Yesterday, I made hot chocolate with "Schokotraum Typ Trinkschokolade" from Krüger. I was very surprised, that it didn't taste sweet at all (which is bad; it didn't have a lot of taste overall).

The ingredients are:

DE: Zucker, Süßmolkenpulver (32,3%), Kakaopulver (25,5%), Magermilchpulver (6%), Speisesalz.

EN: Sugar, sweet whey powder (32.3%), cocoa powder (25.5%), skimmed milk powder (6%), salt

I opened it last year and it should be good until November 2020. I don't quite remember, but I think it was sweet last year 🤔

Why didn't it taste sweet?

  • 3
    Welcome! Just double-checking: did you eat anything before or together with the drink? Brushed your teeth or suffer from a cold or congested nose? In other words, can we exclude a perception issue?
    – Stephie
    Commented Sep 21, 2019 at 11:18

1 Answer 1


The best before date is often only valid until the pack is opened.
I'd check the pack itself for confirmation, but many goods will say "Best before [2 years]" but then underneath something along the lines of "Once opened keep in [circumstances] & consume within [much shorter time]"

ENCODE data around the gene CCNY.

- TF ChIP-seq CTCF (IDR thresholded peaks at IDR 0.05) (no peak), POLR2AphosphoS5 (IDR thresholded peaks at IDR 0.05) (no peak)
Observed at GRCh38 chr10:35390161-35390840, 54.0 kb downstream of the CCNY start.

I first looked up shelf life of cocoa powder - essentially it will last several years if kept cool & dry, but will lose flavour long before eventually going off. Long-term it can go rancid & become unsafe, but long before that it will simply lose all its chocolate flavour.
I couldn't find any absolute authoritative citation for this; it was an opinion formed from many sources, quoting similar but not identical information.

Sweet whey powder, on the other hand, has a shelf life of only 6 - 12 months, according to Dairy for Global Nutrition*. Similar anecdotal sources to those for cocoa powder above say this will also lose flavour & eventually smell & taste like milk gone off. [This search is hindered by the number of results for protein whey powder, which rather bury those for sweet whey.]

*Dry dairy products are known for having a neutral, mild dairy flavor. Storage at high temperatures and high relative humidity may increase the potential development of off-flavors. In many cases, significant changes in product flow and solubility will occur before any changes in flavor and aroma become evident. Flavor changes develop more quickly in agglomerated or "instant" ingredients.

Emphasis mine

In conclusion, I imagine that what you tasted was not so much 'less sugar' as less 'chocolate' & potentially slightly past its best sweet whey.

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